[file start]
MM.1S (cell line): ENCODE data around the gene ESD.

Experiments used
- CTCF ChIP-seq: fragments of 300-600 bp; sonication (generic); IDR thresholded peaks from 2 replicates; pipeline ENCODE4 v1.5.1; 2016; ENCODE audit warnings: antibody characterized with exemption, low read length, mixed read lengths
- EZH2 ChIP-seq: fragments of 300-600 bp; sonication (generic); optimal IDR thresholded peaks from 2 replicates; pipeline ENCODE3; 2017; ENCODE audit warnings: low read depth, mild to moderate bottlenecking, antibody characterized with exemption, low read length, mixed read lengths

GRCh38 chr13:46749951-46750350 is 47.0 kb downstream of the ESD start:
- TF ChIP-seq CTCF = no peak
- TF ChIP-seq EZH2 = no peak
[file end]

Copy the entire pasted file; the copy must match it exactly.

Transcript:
MM.1S (cell line): ENCODE data around the gene ESD.

Experiments used
- CTCF ChIP-seq: fragments of 300-600 bp; sonication (generic); IDR thresholded peaks from 2 replicates; pipeline ENCODE4 v1.5.1; 2016; ENCODE audit warnings: antibody characterized with exemption, low read length, mixed read lengths
- EZH2 ChIP-seq: fragments of 300-600 bp; sonication (generic); optimal IDR thresholded peaks from 2 replicates; pipeline ENCODE3; 2017; ENCODE audit warnings: low read depth, mild to moderate bottlenecking, antibody characterized with exemption, low read length, mixed read lengths

GRCh38 chr13:46749951-46750350 is 47.0 kb downstream of the ESD start:
- TF ChIP-seq CTCF = no peak
- TF ChIP-seq EZH2 = no peak